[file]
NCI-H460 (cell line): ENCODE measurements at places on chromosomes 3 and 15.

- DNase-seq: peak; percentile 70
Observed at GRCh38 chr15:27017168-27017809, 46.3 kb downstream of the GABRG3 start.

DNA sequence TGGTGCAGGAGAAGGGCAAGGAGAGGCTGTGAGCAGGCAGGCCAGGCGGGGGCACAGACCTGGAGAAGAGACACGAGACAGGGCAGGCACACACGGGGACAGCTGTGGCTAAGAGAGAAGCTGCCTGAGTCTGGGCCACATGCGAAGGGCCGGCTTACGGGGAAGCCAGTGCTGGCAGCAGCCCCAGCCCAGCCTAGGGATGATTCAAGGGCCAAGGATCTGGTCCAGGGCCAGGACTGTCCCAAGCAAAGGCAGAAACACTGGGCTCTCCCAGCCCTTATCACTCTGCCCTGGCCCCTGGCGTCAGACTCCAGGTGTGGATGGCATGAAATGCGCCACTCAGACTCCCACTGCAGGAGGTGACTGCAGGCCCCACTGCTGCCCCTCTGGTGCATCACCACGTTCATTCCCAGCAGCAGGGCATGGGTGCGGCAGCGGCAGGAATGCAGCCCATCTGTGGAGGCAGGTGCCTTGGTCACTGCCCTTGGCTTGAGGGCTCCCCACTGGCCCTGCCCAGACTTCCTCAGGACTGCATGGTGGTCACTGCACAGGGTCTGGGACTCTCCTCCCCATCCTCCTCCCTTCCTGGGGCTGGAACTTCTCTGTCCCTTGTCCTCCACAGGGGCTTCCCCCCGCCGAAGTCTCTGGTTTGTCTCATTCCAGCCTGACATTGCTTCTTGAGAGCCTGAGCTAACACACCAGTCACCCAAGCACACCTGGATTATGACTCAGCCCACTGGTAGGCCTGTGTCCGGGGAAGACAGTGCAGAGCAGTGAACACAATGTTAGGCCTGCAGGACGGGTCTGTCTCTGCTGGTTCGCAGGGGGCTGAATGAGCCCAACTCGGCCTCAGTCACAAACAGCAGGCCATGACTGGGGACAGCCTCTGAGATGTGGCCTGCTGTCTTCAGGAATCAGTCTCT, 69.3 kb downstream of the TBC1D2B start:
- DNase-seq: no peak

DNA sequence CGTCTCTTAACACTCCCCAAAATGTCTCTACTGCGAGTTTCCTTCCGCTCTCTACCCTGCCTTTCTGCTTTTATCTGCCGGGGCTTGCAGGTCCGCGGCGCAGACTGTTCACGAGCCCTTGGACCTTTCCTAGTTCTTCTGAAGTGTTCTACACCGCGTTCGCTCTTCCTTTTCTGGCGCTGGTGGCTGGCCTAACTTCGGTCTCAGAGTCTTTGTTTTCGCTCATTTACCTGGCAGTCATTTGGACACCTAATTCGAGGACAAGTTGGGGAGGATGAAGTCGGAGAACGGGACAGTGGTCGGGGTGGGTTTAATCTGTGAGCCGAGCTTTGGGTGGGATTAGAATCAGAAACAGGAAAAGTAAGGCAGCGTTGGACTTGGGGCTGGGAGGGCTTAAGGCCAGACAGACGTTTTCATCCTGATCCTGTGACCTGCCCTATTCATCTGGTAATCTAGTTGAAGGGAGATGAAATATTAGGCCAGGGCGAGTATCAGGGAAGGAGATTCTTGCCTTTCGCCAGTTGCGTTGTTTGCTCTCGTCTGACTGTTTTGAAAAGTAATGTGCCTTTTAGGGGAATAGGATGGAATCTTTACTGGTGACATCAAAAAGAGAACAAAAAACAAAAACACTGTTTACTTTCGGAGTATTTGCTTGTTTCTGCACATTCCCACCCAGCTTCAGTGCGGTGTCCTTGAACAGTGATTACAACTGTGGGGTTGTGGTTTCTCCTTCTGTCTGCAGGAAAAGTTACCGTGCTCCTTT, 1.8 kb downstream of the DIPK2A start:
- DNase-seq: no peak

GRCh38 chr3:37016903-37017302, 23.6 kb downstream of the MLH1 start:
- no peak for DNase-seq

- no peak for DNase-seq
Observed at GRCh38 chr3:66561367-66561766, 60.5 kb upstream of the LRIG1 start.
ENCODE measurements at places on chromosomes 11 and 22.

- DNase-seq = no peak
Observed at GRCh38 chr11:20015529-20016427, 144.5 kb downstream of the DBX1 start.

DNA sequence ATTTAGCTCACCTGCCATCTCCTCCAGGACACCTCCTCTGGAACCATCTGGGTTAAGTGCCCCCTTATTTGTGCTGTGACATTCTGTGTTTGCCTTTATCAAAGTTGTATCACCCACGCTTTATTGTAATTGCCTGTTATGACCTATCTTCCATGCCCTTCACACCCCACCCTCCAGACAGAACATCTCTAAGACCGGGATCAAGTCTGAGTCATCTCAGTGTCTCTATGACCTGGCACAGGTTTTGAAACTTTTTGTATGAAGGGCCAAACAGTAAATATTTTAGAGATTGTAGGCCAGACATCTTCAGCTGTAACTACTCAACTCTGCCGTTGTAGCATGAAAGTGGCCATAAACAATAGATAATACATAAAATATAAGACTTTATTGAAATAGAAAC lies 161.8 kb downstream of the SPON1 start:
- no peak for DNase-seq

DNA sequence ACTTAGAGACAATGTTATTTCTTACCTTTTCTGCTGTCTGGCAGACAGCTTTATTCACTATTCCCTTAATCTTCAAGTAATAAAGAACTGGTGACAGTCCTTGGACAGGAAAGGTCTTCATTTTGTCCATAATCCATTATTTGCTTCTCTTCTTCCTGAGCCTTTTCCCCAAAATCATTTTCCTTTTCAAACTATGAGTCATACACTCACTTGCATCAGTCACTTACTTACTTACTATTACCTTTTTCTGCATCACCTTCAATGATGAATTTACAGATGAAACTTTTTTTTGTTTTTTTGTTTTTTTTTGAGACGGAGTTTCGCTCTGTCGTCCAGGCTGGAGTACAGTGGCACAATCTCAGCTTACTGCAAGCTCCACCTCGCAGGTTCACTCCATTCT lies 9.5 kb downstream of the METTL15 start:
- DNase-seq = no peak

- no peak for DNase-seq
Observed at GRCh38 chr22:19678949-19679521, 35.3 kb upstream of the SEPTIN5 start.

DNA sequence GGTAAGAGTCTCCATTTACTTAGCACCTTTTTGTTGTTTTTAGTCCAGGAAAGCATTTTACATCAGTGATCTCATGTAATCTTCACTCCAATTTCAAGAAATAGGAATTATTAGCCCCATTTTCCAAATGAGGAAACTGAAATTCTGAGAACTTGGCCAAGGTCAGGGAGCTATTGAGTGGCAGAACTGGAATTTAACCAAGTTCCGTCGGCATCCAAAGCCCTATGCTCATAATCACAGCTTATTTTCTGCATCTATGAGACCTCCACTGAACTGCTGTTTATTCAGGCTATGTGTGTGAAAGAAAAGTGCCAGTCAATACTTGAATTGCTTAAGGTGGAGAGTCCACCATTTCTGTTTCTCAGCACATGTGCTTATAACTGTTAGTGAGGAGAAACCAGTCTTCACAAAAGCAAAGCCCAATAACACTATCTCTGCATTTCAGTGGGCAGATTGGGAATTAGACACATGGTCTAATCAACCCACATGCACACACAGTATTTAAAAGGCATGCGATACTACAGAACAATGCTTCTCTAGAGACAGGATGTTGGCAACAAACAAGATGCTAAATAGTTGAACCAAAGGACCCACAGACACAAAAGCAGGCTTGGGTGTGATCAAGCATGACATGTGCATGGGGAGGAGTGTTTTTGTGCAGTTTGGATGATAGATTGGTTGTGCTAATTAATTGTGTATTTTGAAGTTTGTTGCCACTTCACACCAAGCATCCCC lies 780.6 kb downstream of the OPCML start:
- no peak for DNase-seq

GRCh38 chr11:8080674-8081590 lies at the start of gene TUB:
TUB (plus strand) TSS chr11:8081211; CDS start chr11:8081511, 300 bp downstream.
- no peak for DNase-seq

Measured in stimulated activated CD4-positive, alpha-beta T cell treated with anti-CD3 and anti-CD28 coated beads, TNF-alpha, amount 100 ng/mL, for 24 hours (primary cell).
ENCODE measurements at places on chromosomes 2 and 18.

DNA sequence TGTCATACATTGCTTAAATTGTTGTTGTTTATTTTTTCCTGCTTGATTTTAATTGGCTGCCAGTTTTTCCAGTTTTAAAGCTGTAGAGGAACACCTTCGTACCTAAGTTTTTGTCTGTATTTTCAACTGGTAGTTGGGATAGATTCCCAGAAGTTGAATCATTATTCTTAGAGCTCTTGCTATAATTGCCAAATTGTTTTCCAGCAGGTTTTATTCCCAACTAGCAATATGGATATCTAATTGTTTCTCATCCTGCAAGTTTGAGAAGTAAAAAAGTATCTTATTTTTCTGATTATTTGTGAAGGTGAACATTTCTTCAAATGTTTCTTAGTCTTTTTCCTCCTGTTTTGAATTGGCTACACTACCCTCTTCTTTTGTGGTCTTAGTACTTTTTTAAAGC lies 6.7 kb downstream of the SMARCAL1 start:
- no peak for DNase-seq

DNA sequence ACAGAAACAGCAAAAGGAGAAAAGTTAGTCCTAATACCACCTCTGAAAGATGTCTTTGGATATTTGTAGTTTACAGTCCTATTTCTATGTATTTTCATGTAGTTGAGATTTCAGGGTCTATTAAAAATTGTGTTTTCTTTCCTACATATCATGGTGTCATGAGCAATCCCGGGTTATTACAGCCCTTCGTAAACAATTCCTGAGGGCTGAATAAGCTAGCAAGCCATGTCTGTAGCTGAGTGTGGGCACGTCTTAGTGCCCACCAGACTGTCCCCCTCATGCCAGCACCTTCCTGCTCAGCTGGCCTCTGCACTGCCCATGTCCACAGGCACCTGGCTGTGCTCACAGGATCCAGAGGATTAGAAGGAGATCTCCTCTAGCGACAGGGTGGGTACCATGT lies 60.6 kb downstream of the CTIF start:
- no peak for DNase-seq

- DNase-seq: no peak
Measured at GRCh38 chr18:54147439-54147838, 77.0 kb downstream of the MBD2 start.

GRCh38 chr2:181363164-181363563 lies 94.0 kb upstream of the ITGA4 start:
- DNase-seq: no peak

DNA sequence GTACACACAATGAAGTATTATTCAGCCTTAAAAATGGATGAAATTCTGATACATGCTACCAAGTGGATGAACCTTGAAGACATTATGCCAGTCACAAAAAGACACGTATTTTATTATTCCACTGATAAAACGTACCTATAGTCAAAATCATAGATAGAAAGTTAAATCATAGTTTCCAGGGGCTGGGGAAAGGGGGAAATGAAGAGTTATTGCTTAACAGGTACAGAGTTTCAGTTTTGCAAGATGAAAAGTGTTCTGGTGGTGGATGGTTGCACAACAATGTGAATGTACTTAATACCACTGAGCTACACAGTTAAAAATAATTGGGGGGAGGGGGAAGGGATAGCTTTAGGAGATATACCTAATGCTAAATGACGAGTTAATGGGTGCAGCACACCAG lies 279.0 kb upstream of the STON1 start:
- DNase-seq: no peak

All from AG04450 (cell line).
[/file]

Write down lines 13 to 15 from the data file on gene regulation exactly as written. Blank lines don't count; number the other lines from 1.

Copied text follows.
- DNase-seq = no peak
Observed at GRCh38 chr11:20015529-20016427, 144.5 kb downstream of the DBX1 start.

DNA sequence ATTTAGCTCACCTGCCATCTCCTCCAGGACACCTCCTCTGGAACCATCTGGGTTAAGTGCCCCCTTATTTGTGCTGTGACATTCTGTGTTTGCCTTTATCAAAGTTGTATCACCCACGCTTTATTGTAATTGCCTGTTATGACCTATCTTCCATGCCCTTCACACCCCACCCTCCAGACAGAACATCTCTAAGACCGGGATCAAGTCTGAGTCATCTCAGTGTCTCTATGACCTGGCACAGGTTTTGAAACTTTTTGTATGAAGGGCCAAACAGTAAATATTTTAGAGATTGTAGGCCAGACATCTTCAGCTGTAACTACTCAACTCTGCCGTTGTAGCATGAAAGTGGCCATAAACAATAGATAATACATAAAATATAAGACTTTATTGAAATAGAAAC lies 161.8 kb downstream of the SPON1 start: